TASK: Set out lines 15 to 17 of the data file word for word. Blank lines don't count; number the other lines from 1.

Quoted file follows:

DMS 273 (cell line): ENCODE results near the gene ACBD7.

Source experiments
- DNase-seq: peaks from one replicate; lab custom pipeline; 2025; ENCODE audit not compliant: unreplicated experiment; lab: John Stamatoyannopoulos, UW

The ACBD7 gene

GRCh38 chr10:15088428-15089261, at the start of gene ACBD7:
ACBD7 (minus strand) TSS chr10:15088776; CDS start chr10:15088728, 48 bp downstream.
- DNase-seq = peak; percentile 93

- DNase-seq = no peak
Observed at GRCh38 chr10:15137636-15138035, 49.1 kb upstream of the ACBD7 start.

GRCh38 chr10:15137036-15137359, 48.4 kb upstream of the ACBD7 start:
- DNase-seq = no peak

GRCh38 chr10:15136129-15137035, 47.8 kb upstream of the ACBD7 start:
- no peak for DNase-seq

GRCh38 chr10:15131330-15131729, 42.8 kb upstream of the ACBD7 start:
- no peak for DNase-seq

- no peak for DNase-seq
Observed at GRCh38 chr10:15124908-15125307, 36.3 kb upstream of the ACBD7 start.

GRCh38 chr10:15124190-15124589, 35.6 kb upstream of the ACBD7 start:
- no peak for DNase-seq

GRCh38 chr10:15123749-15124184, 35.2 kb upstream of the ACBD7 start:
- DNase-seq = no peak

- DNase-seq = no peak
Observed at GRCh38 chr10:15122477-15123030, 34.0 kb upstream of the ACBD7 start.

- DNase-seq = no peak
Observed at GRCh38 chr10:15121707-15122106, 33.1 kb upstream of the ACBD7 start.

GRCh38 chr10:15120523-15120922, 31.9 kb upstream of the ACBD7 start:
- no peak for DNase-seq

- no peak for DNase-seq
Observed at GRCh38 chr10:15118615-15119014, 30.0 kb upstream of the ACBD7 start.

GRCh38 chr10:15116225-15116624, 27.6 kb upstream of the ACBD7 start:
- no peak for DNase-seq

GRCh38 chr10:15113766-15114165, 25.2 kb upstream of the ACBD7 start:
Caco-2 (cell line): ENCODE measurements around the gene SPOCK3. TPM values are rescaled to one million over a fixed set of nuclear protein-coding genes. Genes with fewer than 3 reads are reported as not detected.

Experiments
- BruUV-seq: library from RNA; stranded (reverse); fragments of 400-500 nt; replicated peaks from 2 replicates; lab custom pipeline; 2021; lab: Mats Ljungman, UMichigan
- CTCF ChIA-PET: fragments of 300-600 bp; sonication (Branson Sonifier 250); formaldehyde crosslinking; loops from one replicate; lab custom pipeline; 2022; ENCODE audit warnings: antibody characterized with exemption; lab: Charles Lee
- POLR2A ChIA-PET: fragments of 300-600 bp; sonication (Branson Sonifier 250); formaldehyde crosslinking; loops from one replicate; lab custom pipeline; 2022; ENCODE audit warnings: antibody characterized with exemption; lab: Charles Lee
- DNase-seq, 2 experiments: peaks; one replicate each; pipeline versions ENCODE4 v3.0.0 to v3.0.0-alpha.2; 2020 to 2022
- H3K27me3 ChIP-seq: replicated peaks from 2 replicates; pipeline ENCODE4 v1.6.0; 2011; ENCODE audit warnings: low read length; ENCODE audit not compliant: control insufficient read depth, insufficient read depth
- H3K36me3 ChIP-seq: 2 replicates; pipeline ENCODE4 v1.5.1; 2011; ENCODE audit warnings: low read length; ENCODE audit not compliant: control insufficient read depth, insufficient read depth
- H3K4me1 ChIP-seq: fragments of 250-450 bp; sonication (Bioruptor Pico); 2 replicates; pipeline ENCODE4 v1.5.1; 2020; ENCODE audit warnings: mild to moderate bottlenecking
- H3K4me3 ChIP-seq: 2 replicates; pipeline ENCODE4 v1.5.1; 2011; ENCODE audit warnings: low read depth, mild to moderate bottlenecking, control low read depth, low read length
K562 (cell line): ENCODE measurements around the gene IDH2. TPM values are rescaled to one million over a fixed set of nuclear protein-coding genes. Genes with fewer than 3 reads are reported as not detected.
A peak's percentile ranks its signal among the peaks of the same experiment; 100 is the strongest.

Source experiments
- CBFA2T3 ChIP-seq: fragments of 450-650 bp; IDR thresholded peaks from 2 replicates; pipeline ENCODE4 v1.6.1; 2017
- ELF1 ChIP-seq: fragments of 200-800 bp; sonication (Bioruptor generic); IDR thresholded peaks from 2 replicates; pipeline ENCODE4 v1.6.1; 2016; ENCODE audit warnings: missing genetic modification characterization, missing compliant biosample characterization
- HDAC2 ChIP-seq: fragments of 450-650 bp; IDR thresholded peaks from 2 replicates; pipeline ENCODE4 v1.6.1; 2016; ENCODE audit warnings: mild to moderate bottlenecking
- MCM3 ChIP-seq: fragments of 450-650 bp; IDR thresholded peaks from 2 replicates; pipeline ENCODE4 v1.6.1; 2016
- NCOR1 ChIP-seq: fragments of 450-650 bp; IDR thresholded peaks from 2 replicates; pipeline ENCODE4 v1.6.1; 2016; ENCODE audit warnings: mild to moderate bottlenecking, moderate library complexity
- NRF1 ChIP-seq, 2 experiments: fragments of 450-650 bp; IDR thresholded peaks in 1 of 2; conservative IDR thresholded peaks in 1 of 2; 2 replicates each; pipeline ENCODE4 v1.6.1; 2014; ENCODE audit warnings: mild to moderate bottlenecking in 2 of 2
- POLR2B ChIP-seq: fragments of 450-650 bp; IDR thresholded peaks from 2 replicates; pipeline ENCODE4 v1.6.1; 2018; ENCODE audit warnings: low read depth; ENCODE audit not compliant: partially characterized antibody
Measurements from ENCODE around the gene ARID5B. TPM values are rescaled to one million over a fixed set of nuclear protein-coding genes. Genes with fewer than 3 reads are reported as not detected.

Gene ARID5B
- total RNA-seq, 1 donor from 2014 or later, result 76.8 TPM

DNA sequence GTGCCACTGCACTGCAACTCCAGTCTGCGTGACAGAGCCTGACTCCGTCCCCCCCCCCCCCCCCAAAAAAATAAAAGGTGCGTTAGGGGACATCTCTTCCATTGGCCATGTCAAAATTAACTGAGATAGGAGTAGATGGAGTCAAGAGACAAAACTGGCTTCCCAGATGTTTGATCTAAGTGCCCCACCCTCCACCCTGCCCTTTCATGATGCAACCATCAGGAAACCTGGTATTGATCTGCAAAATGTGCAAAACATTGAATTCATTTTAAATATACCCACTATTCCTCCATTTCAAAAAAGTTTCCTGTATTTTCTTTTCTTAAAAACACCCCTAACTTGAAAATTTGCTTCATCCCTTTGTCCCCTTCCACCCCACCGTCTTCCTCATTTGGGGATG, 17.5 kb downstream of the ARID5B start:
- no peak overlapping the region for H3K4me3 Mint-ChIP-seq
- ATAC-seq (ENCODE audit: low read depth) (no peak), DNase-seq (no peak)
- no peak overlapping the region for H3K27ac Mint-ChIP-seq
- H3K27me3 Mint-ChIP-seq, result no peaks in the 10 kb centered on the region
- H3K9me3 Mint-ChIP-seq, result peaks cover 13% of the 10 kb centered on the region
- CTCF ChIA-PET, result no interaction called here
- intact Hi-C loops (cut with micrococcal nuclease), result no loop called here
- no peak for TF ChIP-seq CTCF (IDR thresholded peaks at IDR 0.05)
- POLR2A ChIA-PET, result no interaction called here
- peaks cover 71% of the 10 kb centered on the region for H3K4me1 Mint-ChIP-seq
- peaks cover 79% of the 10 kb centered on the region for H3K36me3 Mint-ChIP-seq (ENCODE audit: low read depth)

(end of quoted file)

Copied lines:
- no peak for DNase-seq

- no peak for DNase-seq
Observed at GRCh38 chr10:15124908-15125307, 36.3 kb upstream of the ACBD7 start.